GERLAD WATSON: I go swimming every New Year back home. I’ll never trade in my Florida Christmases, but part of the reason I wanted to attend school in Boston was to experience season changes. I knew it would be a part of my professional dance life. Floridians don’t transition seasons very well. I know from experience.
JP: In Act II, you’re also dancing the role of the Snake Charmer. The night I attended Nashville’s Nutcracker, you were charming the charming Daniella Zlatarev as the Snake Lady. I’m about to chat with Daniella, and I’m gonna ask her about you, so it’s only fair you get the first word. How much fun is she as a dance partner?
GERLAD WATSON: I love dancing with Daniella. We met in 2007 when we were young students at a summer program. We’ve crossed paths a lot over the years and continued to grow as artists. Now that we’re in the same place, it is a privilege to be side-by-side with her as a dancer and friend. We support and trust each other so much because we know it wouldn’t be possible without the other.
RAPID FIRE WITH NASHVILLE BALLET COMPANY MEMBER, DANIELLA ZLATAREV
JP: I just spoke with Gerald Watson and asked him about dancing with you as Snake Lady to his Snake Charmer, so it’s your turn. What’s Gerald like as a partner?
DANIELLA ZLATAREV: I absolutely love partnering with Gerald! We’ve known each other since the summer of 2007 when we were both attending the summer intensive at Ballet Met Columbus, so I feel especially comfortable with him (it’s also amazing we’ve ended up in the same company!). As a partner, Gerald is exceptional to work with. He is chivalrous and attentive, and he does everything in his power to make me feel comfortable and beautiful. If something isn’t working well, we work on it until it does. And to top this all off, I have so much fun dancing with him. He has an incredible personality and is so supportive. I truly could not say better things about Gerald and I am so grateful for his friendship and our dancing partnership.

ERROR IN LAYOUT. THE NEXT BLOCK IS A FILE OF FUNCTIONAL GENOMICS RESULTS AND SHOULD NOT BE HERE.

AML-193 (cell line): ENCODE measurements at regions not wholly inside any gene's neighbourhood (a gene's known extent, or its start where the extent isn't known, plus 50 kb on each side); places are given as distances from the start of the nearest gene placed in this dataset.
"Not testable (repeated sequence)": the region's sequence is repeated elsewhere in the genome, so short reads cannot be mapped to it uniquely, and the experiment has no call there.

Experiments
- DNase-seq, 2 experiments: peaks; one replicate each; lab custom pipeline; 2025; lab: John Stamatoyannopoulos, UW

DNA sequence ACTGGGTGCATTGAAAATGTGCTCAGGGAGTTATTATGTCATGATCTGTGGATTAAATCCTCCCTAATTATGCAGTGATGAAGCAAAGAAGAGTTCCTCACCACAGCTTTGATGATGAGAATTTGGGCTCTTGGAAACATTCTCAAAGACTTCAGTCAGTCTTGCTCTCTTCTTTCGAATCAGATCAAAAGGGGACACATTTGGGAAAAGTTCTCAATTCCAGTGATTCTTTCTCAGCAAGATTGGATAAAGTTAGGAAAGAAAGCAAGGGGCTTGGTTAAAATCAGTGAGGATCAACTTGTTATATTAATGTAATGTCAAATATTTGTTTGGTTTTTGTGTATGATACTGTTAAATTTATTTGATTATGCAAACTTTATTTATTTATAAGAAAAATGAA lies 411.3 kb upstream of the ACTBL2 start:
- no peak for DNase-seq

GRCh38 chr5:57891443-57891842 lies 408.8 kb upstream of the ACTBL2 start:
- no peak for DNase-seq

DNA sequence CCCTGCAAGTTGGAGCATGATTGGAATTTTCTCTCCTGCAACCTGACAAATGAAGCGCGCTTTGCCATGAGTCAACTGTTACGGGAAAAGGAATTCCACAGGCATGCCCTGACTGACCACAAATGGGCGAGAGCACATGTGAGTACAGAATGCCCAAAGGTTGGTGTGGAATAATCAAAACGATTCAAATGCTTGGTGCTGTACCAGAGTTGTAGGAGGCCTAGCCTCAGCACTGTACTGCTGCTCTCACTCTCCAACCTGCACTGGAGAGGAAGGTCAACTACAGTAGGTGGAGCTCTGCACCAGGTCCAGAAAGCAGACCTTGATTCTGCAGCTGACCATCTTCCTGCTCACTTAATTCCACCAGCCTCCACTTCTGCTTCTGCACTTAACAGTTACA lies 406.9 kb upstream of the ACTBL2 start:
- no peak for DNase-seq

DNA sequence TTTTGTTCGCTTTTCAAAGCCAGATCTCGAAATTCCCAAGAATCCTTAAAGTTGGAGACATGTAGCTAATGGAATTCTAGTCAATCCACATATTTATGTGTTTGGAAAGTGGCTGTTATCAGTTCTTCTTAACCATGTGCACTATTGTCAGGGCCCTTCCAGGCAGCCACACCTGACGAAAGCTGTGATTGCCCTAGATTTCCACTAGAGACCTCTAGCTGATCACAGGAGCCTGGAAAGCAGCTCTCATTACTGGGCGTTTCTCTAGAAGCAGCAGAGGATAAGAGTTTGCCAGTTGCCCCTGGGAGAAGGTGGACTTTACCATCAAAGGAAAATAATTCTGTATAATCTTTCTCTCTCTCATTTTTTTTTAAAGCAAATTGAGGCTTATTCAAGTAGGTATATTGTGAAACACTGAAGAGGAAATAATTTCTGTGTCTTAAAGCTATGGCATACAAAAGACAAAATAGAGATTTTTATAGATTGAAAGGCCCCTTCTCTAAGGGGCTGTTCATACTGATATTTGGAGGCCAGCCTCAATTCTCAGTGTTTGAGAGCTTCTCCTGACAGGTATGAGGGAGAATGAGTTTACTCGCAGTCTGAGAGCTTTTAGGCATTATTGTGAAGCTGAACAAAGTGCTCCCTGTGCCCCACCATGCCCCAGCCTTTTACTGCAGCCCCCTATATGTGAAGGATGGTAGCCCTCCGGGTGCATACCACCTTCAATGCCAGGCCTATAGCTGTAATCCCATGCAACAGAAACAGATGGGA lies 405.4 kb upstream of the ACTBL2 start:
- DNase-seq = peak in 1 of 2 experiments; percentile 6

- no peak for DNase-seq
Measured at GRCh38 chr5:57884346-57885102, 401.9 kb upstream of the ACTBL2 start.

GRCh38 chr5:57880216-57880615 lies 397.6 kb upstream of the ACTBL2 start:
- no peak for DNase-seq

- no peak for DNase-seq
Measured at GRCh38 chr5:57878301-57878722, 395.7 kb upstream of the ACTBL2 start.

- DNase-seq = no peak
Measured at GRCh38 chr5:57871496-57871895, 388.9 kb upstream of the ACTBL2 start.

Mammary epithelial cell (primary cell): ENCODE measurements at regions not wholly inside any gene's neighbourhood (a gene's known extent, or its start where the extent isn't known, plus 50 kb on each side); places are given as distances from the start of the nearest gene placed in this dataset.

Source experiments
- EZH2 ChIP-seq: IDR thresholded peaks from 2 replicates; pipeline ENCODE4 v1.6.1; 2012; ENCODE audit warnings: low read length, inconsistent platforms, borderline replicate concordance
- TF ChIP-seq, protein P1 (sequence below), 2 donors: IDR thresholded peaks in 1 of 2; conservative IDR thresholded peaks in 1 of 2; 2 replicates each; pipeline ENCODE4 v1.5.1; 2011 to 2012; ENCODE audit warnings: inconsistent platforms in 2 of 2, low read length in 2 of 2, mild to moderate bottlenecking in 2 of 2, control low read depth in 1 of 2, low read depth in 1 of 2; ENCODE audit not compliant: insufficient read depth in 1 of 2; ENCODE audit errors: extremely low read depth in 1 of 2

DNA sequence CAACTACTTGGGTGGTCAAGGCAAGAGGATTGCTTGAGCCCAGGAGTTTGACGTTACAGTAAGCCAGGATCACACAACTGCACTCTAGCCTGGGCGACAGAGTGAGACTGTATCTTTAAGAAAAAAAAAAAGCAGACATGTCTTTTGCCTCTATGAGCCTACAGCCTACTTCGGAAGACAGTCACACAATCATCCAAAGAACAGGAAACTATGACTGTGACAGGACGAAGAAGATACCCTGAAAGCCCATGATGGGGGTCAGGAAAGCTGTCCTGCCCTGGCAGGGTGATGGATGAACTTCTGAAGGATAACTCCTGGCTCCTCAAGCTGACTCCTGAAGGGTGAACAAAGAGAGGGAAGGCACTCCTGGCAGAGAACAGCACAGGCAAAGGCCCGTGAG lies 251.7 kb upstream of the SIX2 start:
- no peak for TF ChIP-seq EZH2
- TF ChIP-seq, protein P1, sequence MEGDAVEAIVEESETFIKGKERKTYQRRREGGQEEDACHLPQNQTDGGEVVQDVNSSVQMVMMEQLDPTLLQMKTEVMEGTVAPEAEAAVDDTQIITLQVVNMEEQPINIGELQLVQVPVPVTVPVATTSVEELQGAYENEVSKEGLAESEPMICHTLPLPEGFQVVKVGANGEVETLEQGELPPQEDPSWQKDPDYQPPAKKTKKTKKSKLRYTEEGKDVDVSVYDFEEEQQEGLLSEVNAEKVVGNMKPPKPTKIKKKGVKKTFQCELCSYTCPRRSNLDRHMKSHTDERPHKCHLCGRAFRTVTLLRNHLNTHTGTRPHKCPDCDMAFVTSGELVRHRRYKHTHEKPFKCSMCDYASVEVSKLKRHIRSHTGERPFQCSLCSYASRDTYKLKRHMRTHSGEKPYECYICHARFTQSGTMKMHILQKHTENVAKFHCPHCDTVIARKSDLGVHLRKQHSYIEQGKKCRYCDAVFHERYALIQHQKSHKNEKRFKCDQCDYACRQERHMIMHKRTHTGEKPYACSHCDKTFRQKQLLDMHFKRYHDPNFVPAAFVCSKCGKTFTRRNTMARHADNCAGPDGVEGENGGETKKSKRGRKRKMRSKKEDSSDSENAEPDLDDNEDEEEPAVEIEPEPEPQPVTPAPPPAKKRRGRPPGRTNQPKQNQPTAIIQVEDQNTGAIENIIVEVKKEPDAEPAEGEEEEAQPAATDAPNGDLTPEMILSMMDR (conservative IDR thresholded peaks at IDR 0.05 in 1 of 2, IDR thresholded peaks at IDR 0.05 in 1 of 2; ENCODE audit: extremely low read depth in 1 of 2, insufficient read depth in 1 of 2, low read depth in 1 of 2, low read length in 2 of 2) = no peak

JP: Among your other roles during the run of Nashville’s Nutcracker, you’re also Dew Drop Fairy, Snow Queen and several more. How much rehearsal time goes into learning each role?
DANIELLA ZLATAREV: It varies! Snow Queen is a new role for me this year, so I have been having an hour of rehearsal nearly every day for about three weeks. Gerald and I also rehearsed Dew Drop nearly every day. For some of the shorter divertissements, like Spanish, Arabian and Swiss, we will rehearse a few times a week in groups. Some of these dances are a little over a minute to three minutes, and the choreography isn’t as complex and technically challenging, so they take less time to clean.
JP: What the biggest misconception about being a ballerina?
DANIELLA ZLATAREV: It is a real, full-time, paid job with benefits. When I tell someone I’m a ballet dancer, the follow-up question is often, “So what do you do for a living?” Our typical rehearsal schedule is Monday – Friday, 9 a.m. – 6 p.m. (and noon – 10 p.m. when we’re in the theatre!). Our contract is about 38 weeks a year and we have health insurance. Also, we eat.
JP: Nashville’s Nutcracker is such a magical experience, creating memories for audiences for 10 years. What’s your favorite Christmas memory from your childhood?
DANIELLA ZLATAREV: This is a little cliché, but when I was about 9 years old, a woman who took ballet classes at my studio brought in a little Border Collie puppy that she found. This was all in the midst of Nutcracker rehearsals, and I had been begging my parents to get a dog for years. But they agreed and we took her home. The fact that she was a Christmas AND a ballet puppy made her extra special. My grandfather named her Jackie after Jackie O!
With that, my time with members of Nashville Ballet came to a close. Nashville’s Nutcracker, too will soon come to a close with just a handful of fairy-dusted, candy-coated, snow-flurry-filled performances thru Saturday, December 23. From Thursday, December 21-Saturday, December 23, Nashville’s Nutcracker will perform two shows daily. First there’s a 2 p.m. matinee each day, then a 7 p.m. evening performances. Tickets range in price from $40 to $92, with limited, but great seats remaining for each of the six final performances. CLICK HERE for tickets.
Up next at Nashville Ballet will be Light: The Holocaust & Humanity Project, this year’s provocative entry in Nashville’s acclaimed annual Attitude series, featuring choreography by Ballet Austin Artistic Director, Stephen Mills with live musical accompaniment composed by minimalist Steve Reich, Scottish percussionist Evelyn Glennie, rhythmic genius Michael Gordon, Estonia-born Arvo Pärt and Philip Glass, currently enjoying a year-long residency at Carnegie Hall as 2017-2018 Deb’s Composer’s Chair . CLICK HERE for tickets and more information.